Does the Bible Have a Political Teaching?
Abstract: The Bible has been marshaled in the service of many political doctrines. But does it have a political teaching that is its own? This paper argues that the central historical narrative of the Hebrew Bible (beginning in Genesis and ending with the book of Kings) was composed with an eye to advancing a consistent political theory. The biblical narrative issues biting criticism of both the imperial state familiar to the ancient Near East; and of its opposite, political anarchy. In place of these, the Bible advocates a new and intermediate form of political association: the unification of all Israel under a limited state, to be ruled by an Israelite “whose heart is not lifted above his brothers.” This limited state would be constrained with respect to its territorial ambitions, the size of its military, and the resources it would expropriate from the people in the form of taxes and forced service. Such a state has set out on “the way that is good and right,” and can hope for God’s protection from destruction and exile. Thus the freedom of the Israelites is understood to depend not only on maintaining a ban on idolatry, as is often said, but also on adherence to a political doctrine of a limited government over one nation. Only such a regime is thought to deserve the loyalty of man as well as God, and the ultimate collapse of the Israelite state is attributed to the abandonment of this political doctrine by the Israelite kings.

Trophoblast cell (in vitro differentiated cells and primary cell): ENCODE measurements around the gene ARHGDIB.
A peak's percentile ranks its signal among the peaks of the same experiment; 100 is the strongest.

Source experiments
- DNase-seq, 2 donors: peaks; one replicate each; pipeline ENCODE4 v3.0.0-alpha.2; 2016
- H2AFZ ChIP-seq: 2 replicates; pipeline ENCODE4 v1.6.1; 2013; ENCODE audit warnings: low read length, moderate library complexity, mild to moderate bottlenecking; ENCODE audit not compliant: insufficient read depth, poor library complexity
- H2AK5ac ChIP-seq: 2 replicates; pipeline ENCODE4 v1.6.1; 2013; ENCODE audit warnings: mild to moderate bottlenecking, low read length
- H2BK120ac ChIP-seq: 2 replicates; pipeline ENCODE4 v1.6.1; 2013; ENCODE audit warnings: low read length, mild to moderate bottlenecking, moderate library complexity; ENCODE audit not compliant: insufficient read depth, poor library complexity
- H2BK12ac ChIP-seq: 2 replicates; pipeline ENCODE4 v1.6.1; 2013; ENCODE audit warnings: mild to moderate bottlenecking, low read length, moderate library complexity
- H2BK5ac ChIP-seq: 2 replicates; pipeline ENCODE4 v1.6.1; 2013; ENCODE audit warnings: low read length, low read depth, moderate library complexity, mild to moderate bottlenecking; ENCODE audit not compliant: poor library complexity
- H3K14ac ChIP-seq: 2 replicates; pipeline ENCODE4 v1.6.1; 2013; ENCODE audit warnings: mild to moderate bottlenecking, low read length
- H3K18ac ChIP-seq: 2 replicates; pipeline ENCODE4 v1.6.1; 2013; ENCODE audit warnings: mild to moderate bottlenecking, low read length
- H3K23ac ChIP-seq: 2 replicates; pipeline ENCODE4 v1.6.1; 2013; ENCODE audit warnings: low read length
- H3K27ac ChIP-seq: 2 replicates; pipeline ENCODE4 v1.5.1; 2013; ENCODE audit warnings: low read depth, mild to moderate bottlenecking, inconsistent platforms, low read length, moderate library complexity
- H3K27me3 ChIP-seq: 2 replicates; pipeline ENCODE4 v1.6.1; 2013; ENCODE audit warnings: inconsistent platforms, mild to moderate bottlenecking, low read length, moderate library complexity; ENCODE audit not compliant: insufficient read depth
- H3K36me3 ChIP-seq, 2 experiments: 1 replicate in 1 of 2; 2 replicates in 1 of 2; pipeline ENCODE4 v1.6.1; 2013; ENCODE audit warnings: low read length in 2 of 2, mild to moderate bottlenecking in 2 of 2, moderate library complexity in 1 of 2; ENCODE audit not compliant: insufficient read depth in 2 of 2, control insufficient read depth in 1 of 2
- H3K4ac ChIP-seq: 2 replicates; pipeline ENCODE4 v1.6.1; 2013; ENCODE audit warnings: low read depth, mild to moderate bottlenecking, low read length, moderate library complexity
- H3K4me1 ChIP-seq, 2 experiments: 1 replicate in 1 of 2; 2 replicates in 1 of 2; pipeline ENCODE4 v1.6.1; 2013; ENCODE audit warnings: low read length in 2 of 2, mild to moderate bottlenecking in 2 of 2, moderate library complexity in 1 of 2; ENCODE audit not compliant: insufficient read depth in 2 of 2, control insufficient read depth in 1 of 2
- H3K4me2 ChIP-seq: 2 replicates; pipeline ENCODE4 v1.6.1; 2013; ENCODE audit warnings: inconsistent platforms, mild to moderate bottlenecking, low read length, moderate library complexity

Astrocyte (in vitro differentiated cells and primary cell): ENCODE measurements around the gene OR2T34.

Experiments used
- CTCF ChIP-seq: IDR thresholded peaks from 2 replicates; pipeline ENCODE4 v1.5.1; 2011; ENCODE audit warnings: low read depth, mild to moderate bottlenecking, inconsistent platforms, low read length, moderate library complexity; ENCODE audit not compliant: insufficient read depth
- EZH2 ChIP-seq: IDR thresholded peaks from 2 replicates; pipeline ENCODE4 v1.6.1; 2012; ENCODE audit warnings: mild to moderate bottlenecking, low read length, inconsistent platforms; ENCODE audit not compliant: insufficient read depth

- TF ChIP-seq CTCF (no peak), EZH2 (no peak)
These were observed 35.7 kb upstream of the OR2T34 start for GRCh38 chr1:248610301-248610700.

Biography: Yoram Hazony is the founder and former president of The Shalem Center, where he is currently a senior fellow. He is the author of The Dawn: Political Teachings of the Book of Esther (Shalem Press, 2000) and The Jewish State: The Struggle for Israel’s Soul (New Republic/Basic Books, 2000). His essays have appeared in various publications, including the New York Times, The New Republic, Commentary, and Azure. He received his BA from Princeton University and his PhD from Rutgers University, and served as a member of the Israeli delegation to the Madrid Peace Conference. He lives in Jerusalem with his wife and seven children.